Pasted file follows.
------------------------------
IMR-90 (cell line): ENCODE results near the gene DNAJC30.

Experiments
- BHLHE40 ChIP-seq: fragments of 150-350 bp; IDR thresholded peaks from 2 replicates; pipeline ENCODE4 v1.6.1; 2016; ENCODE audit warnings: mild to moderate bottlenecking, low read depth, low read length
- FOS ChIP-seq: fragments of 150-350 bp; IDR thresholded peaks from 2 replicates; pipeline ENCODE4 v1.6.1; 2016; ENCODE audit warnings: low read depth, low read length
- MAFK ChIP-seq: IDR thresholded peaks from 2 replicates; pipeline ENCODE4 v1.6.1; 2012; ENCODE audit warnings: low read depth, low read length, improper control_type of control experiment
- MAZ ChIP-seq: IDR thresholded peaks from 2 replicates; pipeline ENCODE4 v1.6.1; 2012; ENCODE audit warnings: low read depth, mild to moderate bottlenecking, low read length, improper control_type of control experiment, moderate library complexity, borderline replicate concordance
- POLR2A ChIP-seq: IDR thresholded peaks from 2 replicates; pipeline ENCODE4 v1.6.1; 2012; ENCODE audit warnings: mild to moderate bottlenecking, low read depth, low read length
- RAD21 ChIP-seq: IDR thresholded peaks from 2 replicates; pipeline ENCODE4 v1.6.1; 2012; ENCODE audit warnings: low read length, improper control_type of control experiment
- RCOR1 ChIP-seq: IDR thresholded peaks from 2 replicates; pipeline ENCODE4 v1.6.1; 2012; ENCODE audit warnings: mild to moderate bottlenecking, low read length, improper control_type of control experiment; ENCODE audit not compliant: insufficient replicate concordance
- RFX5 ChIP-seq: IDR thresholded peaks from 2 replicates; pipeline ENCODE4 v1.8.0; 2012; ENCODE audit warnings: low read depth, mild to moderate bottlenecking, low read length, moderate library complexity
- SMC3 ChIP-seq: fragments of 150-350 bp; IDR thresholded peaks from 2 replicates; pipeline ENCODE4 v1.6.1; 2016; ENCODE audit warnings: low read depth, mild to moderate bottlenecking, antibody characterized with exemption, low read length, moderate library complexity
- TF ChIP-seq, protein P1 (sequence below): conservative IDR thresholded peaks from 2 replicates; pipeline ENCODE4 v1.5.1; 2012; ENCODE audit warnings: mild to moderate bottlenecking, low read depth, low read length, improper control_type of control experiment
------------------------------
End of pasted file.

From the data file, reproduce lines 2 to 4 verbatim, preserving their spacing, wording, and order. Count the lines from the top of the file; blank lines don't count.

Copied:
Experiments
- BHLHE40 ChIP-seq: fragments of 150-350 bp; IDR thresholded peaks from 2 replicates; pipeline ENCODE4 v1.6.1; 2016; ENCODE audit warnings: mild to moderate bottlenecking, low read depth, low read length
- FOS ChIP-seq: fragments of 150-350 bp; IDR thresholded peaks from 2 replicates; pipeline ENCODE4 v1.6.1; 2016; ENCODE audit warnings: low read depth, low read length